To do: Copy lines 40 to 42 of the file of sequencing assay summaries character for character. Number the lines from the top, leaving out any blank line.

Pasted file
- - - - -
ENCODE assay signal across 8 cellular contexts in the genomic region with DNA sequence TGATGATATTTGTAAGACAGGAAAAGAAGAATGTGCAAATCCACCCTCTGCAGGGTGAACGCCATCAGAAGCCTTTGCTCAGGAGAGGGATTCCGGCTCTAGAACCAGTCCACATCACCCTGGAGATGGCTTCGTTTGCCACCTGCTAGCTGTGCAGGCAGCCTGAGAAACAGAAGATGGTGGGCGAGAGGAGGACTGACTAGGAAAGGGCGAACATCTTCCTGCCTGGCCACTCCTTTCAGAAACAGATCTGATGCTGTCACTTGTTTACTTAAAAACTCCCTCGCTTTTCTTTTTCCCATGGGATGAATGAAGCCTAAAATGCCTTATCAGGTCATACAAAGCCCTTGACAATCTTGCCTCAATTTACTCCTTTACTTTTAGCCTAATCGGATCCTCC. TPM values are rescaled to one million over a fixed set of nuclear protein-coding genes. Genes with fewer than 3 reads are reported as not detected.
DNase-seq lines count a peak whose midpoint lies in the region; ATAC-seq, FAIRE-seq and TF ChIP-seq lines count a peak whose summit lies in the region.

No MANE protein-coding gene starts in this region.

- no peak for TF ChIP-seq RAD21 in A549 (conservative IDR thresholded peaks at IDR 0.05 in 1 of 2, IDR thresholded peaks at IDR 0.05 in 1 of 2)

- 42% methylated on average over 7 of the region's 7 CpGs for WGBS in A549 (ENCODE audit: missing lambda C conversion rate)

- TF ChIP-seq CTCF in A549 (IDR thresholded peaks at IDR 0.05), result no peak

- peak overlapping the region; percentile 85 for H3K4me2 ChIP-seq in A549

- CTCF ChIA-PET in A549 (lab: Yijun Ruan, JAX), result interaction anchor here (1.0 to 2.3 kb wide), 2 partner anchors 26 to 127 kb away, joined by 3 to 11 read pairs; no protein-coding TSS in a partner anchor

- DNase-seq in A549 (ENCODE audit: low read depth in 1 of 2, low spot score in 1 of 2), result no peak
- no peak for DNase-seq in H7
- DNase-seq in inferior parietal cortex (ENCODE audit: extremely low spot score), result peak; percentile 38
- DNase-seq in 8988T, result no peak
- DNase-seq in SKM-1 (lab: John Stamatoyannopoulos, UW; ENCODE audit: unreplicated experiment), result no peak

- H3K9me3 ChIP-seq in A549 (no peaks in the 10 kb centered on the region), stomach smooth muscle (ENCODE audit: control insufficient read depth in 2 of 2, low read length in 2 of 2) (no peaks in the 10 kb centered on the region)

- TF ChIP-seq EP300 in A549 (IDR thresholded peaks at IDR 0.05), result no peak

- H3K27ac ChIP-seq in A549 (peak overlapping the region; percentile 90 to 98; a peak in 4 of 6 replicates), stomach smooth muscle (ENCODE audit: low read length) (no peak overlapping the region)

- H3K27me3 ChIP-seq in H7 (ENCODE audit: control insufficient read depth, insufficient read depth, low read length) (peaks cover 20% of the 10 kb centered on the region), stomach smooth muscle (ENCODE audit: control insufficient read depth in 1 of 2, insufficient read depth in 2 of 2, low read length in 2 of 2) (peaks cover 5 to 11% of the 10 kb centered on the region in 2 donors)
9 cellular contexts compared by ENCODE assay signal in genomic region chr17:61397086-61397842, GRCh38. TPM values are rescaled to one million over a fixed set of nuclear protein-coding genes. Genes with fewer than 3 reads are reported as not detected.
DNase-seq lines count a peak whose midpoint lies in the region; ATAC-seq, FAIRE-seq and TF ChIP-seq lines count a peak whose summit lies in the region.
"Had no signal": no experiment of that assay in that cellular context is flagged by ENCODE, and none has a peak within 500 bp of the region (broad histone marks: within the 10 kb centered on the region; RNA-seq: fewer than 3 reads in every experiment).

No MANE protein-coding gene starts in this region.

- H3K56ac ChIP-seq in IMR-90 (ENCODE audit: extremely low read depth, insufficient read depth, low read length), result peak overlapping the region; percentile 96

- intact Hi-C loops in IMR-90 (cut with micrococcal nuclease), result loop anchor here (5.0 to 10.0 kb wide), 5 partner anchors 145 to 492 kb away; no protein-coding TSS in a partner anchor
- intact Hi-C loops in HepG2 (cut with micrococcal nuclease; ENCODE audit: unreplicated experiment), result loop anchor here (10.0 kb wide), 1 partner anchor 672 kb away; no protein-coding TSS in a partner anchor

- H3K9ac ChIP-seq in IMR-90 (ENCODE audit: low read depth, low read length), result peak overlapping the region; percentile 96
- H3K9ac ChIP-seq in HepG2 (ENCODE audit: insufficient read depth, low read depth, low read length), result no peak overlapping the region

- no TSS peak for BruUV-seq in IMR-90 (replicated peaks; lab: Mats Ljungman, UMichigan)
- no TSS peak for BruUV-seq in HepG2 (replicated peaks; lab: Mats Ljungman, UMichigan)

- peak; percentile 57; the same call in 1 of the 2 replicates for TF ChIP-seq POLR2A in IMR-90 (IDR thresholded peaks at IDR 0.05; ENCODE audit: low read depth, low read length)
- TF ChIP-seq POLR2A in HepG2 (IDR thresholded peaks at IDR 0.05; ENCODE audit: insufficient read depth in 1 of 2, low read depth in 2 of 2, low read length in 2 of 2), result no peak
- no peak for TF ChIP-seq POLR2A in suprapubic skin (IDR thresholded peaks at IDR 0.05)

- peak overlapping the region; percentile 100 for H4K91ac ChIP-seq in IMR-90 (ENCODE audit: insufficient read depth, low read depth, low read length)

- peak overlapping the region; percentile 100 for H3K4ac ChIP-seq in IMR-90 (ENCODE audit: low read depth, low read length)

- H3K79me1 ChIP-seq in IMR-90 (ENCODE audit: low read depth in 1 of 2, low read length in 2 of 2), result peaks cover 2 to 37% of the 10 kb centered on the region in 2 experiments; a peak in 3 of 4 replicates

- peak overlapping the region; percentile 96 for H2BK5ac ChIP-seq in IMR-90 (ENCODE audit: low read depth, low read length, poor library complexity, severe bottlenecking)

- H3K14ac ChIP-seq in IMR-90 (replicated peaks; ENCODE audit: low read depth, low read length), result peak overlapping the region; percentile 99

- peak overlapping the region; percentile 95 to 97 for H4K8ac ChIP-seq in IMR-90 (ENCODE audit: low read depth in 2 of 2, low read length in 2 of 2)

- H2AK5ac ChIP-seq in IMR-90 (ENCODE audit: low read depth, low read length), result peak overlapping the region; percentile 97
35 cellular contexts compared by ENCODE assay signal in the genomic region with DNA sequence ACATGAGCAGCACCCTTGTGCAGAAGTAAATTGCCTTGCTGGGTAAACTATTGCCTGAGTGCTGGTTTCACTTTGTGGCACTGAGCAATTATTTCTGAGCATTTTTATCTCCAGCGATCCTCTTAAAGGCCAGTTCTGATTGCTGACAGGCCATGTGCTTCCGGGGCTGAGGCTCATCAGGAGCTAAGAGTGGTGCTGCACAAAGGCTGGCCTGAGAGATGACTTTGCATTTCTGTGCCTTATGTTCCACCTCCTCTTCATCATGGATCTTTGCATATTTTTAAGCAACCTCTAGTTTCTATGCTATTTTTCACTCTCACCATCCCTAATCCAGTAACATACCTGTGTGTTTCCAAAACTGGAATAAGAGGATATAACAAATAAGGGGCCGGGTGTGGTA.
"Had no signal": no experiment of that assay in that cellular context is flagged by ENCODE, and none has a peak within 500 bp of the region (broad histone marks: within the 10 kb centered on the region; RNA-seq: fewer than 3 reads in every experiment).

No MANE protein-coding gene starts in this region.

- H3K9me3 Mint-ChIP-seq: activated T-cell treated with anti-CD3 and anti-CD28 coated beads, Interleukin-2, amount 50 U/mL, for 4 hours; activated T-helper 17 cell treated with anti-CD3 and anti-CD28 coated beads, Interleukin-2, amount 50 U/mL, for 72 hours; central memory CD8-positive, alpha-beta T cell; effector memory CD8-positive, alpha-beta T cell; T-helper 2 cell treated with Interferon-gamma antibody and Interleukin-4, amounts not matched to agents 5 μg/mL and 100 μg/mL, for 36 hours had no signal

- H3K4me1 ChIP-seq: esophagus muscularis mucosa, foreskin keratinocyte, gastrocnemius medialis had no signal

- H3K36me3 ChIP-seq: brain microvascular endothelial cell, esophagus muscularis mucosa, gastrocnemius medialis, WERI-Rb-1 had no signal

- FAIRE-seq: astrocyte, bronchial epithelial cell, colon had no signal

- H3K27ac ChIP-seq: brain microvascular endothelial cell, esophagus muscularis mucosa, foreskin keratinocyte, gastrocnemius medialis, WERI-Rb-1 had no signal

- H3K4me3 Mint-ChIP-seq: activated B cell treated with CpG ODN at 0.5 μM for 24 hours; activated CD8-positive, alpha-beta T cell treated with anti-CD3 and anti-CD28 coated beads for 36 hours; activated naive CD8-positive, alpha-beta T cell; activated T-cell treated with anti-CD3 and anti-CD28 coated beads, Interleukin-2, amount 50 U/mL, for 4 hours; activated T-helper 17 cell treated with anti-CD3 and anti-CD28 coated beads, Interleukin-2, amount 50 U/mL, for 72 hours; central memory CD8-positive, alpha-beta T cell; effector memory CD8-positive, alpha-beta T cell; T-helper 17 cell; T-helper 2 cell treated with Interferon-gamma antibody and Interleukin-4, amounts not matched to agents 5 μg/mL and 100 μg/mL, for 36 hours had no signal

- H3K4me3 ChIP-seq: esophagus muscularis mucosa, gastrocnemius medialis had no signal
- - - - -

"Had no signal": no experiment of that assay in that cellular context is flagged by ENCODE, and none has a peak within 500 bp of the region (broad histone marks: within the 10 kb centered on the region; RNA-seq: fewer than 3 reads in every experiment).

No MANE protein-coding gene starts in this region.

- H3K9me3 Mint-ChIP-seq: activated T-cell treated with anti-CD3 and anti-CD28 coated beads, Interleukin-2, amount 50 U/mL, for 4 hours; activated T-helper 17 cell treated with anti-CD3 and anti-CD28 coated beads, Interleukin-2, amount 50 U/mL, for 72 hours; central memory CD8-positive, alpha-beta T cell; effector memory CD8-positive, alpha-beta T cell; T-helper 2 cell treated with Interferon-gamma antibody and Interleukin-4, amounts not matched to agents 5 μg/mL and 100 μg/mL, for 36 hours had no signal